My stone retaining wall has slumped over time: enter image description here enter image description here

It may be a little hard to detect in pics, but it has sunk about two to three inches in middle :--(

I don't want to tear down and rebuild, nor can I raise area from below, e.g. via mud-jacking. Is there a standard or an accepted way to build up/fill in the slumped area so the slope from left to right is again uniform and straight? Aesthetics are only marginally important...

  • 1
    The wall is stable or is still sinking? I think you should do nothing until it it stabilized. Do you have a reason of such sinking? Very bad work, or there are other problems? (e.g. broken pipe, unexpected infiltration, etc.). Jun 12, 2020 at 6:30
  • Home built in 1997, and so is about ~20 years old. I believe the wall has stabilized, but, it's north Texas and that always presents some problems given the underlying seasonal expanding/contracting nature of clay soil. BUT the real reason it has happened is that my neighbor NEVER waters his property at all. My lawn at the boundary of his property has died out mostly as well, since it leaches all the water away from my side :--) But it really hasn't noticeably moved/slumped more since I have been thinking about fixing it (about three years, now).
    – AA040371
    Jun 12, 2020 at 19:44

1 Answer 1


I see that the stone is held in with mortar. As it's not a dry stone wall then you cannot raise it without rebuilding it. With a mortared wall there should be a concrete foundation underneath. If there is no foundation or it has failed due to water run off. Investigate and find out if there is a foundation by digging down.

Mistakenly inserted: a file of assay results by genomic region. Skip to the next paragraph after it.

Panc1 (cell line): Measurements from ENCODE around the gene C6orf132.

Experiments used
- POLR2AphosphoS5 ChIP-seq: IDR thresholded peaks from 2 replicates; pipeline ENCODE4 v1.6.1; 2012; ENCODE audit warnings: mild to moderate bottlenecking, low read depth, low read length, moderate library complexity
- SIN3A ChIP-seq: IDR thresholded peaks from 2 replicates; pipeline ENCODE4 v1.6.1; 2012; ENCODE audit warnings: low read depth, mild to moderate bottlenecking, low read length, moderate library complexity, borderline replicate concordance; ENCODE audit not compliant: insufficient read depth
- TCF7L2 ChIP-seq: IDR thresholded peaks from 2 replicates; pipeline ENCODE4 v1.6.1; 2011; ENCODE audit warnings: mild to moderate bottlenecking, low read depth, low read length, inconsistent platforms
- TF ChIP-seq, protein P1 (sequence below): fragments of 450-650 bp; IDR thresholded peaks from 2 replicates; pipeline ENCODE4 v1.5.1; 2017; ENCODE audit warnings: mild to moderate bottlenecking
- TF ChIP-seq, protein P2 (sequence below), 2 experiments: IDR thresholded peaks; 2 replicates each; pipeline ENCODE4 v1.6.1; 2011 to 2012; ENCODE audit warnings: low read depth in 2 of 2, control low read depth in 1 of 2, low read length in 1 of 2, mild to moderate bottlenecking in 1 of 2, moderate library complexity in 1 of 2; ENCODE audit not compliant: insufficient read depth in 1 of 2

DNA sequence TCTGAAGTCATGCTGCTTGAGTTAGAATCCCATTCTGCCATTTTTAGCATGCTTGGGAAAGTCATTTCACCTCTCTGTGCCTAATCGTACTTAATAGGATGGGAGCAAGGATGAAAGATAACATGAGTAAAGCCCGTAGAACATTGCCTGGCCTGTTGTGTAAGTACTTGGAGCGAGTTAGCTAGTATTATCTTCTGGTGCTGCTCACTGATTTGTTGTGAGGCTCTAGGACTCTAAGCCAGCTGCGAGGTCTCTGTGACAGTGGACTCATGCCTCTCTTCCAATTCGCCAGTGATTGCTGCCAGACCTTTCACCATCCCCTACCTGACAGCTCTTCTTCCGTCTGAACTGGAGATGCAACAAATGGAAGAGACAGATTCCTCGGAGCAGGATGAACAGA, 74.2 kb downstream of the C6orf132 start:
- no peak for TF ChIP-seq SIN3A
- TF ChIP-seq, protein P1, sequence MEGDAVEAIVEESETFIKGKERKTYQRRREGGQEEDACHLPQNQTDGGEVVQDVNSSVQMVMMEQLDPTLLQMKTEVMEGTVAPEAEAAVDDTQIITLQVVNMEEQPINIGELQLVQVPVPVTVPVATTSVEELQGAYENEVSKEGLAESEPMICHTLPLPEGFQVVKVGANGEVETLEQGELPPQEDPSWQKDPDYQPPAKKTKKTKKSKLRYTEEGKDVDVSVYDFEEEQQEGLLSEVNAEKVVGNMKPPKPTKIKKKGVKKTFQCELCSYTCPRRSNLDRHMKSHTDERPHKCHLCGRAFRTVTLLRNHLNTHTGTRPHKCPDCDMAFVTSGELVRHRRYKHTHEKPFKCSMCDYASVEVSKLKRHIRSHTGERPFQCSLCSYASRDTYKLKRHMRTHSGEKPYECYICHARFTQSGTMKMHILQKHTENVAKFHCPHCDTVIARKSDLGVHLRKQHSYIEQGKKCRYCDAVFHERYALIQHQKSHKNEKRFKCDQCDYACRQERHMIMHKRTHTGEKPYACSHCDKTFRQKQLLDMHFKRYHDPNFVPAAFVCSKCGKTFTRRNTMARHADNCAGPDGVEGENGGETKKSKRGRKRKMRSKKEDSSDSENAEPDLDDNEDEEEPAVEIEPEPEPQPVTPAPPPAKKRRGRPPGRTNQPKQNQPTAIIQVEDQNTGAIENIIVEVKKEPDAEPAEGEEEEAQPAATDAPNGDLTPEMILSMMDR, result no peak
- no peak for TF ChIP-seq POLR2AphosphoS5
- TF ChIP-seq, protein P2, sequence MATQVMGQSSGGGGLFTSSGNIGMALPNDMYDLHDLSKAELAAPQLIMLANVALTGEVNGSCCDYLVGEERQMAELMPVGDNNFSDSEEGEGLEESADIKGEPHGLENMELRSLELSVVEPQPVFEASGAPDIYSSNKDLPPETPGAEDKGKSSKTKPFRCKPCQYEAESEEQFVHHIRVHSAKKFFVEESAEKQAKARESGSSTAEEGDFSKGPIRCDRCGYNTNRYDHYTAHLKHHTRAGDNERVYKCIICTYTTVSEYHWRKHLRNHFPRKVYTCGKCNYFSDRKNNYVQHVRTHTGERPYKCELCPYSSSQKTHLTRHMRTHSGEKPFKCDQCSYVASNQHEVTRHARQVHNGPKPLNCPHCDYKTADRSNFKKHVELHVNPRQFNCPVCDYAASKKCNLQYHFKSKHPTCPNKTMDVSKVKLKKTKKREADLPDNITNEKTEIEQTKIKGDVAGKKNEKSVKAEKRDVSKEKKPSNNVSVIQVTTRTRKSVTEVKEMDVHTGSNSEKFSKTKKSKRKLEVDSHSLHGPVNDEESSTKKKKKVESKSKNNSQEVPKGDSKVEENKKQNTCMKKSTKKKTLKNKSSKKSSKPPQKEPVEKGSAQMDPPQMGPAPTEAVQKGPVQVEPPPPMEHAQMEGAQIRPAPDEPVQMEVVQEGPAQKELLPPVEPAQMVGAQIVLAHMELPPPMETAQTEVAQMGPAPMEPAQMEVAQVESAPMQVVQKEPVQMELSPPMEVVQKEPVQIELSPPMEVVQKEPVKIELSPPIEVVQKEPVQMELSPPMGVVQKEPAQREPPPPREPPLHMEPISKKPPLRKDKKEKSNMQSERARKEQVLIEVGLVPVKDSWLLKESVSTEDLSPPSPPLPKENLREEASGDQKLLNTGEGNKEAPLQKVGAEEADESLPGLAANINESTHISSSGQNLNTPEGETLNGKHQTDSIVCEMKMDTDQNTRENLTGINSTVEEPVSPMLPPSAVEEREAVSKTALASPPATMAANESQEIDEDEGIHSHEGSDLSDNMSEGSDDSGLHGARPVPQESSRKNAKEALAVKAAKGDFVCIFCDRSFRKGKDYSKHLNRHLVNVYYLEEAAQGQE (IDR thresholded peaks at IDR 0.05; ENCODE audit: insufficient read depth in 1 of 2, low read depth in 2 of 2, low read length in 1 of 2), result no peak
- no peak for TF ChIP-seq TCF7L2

• find the foundation
  • if there is a foundation why did it fail? resolve this first
  • if there is no foundation then remove all the stone

Then you have choices such as:

  • remove the existing stone, remove the mortar, rebuild as a dry stone wall on a bed of stone dust
  • or use interlocking concrete retaining bricks. This will require digging to create a bed of six to twelve inches of crushed 5/8 or 7/8 gravel compacted with a top layer of a few inches of stone dust
  • another option could be called the "go big or go home". Large concrete blocks will not move very much and you could get away without a proper base. See here. This will definitely cost more but will last longer
  • Thanks...those redi rocks look like serious solutions! :--) But I am really trying to do this quick-n-dirty, and on the cheap. The area faces my (ugly) alley, and I am wanting to move in a year or two, so... I commented above re: why failed. I will continue to search for an acceptable way to build on/up from what's there, even if it ends up looking a little hinky. I pretty much just want to be able to fill the bed with an even layer of dirt/mulch rather than have the near (wall) side be 3 inches lower.
    – AA040371
    Jun 12, 2020 at 19:54

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